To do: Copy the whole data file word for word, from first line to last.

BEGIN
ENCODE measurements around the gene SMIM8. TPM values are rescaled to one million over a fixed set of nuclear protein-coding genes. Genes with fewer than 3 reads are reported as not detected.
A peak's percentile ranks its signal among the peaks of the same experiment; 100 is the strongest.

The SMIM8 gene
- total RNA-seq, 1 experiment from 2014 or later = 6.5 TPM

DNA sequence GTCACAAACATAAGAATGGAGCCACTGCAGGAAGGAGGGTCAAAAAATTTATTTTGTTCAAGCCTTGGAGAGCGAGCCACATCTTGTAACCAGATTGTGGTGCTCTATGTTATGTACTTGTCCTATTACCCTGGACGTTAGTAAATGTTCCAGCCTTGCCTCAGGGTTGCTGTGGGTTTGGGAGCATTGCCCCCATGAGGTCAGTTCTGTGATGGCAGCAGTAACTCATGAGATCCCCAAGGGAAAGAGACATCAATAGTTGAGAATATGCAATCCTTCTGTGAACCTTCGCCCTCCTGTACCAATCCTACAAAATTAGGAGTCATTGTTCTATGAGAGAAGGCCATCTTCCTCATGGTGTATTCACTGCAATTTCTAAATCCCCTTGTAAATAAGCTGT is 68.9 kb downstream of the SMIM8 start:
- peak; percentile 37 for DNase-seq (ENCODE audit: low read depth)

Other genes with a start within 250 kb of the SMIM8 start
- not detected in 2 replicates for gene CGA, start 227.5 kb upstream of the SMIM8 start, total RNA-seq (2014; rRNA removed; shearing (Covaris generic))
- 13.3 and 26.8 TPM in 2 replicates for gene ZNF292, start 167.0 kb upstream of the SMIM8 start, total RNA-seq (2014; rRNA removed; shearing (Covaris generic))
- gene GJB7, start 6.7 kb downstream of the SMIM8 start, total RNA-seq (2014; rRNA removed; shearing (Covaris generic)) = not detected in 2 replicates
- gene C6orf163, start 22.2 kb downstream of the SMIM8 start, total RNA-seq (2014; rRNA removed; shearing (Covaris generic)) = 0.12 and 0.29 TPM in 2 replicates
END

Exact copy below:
ENCODE measurements around the gene SMIM8. TPM values are rescaled to one million over a fixed set of nuclear protein-coding genes. Genes with fewer than 3 reads are reported as not detected.
A peak's percentile ranks its signal among the peaks of the same experiment; 100 is the strongest.

The SMIM8 gene
- total RNA-seq, 1 experiment from 2014 or later = 6.5 TPM

DNA sequence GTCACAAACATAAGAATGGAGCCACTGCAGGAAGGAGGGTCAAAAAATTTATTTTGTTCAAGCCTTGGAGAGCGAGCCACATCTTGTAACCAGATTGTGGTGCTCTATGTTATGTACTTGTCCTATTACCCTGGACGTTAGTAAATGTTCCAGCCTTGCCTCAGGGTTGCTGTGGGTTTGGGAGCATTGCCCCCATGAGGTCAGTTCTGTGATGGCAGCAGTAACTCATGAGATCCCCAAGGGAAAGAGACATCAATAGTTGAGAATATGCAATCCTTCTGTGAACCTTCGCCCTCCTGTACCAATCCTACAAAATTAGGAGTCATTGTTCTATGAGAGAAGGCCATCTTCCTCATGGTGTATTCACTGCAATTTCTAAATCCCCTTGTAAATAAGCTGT is 68.9 kb downstream of the SMIM8 start:
- peak; percentile 37 for DNase-seq (ENCODE audit: low read depth)

Other genes with a start within 250 kb of the SMIM8 start
- not detected in 2 replicates for gene CGA, start 227.5 kb upstream of the SMIM8 start, total RNA-seq (2014; rRNA removed; shearing (Covaris generic))
- 13.3 and 26.8 TPM in 2 replicates for gene ZNF292, start 167.0 kb upstream of the SMIM8 start, total RNA-seq (2014; rRNA removed; shearing (Covaris generic))
- gene GJB7, start 6.7 kb downstream of the SMIM8 start, total RNA-seq (2014; rRNA removed; shearing (Covaris generic)) = not detected in 2 replicates
- gene C6orf163, start 22.2 kb downstream of the SMIM8 start, total RNA-seq (2014; rRNA removed; shearing (Covaris generic)) = 0.12 and 0.29 TPM in 2 replicates